The island is about 60 to 70 feet (18 to 21 metres) high, up to 300 feet wide and up to 120 feet long, he said. It sits about 200 metres away from the coast.
Gary Gibson, a seismologist with Australia’s University of Melbourne, said the new island was likely to be a “mud volcano”, created by methane gas forcing material upwards during the violent shaking of the earthquake.
In this video, we can see the methane bubbles coming to the surface on the new island:
Islands of this sort have been formed by earthquakes in the region before, and they tend to get washed away by wave action:
“It’s happened before in that area but it’s certainly an unusual event, very rare,” Gibson told AFP, adding that it was “very curious” to see such activity some 400 kilometres from the quake’s epicentre.
The so-called island is not a fixed structure but a body of mud that will be broken down by wave activity and dispersed over time, the scientist said.
With the winter flu season now over in the Northern Hemisphere, we can safely say that the feared global pandemic from the newly emerged H7N9 flu virus did not occur. As the weather in China warms up, cases are dwindling in the manner usually seen for any flu virus:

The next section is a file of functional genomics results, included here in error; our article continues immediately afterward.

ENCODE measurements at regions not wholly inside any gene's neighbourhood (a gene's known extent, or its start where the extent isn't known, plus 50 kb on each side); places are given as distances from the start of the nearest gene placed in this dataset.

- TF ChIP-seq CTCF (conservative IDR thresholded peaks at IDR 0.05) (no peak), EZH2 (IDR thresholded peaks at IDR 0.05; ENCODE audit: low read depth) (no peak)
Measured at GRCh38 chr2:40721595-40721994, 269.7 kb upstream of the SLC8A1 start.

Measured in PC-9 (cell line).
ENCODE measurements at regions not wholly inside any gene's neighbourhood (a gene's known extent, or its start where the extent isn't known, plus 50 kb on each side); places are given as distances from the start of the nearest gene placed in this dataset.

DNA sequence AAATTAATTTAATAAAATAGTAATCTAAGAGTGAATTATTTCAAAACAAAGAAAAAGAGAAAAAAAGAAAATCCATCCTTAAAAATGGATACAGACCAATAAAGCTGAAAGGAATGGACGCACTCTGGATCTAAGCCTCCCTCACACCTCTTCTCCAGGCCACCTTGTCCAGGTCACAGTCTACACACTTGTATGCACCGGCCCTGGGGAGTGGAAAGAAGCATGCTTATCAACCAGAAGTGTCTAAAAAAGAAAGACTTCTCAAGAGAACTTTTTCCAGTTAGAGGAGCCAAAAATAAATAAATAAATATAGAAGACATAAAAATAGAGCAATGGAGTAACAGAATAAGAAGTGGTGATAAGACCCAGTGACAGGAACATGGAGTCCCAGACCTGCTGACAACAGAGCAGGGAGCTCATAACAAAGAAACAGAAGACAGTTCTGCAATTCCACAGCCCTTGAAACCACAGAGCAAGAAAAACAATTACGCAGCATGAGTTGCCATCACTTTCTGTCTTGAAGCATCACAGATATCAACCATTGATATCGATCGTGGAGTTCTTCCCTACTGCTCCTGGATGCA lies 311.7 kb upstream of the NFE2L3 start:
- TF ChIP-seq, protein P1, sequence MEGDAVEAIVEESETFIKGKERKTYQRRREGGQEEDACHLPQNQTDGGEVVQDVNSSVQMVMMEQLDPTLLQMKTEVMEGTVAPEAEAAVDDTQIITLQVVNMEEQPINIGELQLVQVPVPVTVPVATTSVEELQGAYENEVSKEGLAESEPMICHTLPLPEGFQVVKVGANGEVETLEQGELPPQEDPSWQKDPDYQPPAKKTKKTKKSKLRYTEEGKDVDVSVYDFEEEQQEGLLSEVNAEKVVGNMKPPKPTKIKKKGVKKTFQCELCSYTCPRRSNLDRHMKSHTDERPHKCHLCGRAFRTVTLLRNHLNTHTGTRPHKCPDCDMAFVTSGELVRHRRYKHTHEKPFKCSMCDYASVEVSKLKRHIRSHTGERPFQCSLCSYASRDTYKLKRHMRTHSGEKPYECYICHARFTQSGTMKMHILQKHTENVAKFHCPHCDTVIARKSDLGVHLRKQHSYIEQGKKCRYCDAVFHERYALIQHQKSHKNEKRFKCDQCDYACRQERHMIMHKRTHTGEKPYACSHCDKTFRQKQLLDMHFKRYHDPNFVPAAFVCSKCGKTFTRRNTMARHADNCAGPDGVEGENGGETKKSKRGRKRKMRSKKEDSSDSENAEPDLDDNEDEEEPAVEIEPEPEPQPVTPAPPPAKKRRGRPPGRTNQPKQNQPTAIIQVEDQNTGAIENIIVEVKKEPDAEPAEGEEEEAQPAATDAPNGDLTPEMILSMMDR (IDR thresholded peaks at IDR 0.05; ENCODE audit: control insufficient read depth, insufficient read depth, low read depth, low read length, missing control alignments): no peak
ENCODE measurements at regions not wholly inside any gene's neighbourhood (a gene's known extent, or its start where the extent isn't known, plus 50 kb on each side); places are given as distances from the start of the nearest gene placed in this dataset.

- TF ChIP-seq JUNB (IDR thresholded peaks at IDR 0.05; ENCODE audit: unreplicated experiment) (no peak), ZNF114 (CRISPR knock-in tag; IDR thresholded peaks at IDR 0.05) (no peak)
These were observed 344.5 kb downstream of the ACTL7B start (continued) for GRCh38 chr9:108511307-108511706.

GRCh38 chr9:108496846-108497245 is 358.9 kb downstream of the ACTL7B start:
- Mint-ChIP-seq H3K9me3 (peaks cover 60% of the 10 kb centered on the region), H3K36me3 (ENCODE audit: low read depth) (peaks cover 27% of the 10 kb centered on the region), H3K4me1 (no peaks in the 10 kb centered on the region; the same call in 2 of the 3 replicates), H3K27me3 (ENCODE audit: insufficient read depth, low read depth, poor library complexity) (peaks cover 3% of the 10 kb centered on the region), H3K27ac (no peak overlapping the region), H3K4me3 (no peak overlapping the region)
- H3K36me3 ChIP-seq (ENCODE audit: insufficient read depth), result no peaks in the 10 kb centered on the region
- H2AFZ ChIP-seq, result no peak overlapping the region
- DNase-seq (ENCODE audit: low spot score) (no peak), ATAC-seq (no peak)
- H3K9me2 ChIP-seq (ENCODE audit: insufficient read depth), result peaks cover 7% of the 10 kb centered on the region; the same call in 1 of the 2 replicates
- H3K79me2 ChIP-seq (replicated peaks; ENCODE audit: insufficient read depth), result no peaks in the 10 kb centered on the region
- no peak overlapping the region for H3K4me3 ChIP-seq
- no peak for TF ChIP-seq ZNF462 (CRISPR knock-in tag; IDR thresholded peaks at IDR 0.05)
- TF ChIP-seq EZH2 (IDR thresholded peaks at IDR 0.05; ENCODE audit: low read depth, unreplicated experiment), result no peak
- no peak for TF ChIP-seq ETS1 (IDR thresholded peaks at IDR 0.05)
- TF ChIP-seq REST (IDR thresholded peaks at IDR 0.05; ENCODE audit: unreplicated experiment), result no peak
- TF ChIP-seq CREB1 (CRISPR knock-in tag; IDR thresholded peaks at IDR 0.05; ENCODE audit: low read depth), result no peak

After months of mounting concern, Chinese health officials are breathing a sigh of relief: no new human cases of H7N9 have been reported in the country in more than a week. The milestone marks the first time since March, when the H7N9 outbreak first began, that human cases haven’t continued to increase.
In the week beginning May 13, one previously infected patient succumbed to the virus, according to a statement issued on Monday by China’s National Health and Family Planning Commission. That death brings the H7N9 fatality toll to 36, with 130 confirmed cases in total.
Vigilance will be needed next fall to see if the virus is now lurking, ready to re-emerge once weather conditions are more favorable.
Unfortunately, the situation with another emerging virus is not improving. The newly named (pdf) Middle East Respiratory Syndrome Coronavirus (MERS-CoV) still bears watching since the death toll from this virus has now reached 30:
Three more people have died in Saudi Arabia from the new SARS-like coronavirus, bringing the worldwide death toll to 30, the World Health Organization (WHO) said on Friday.
Saudi health officials also told the WHO of a new case in the eastern province of al-Ahsa, increasing the number of cases worldwide to 50, WHO spokesman Glenn Thomas told reporters at a news conference in Geneva.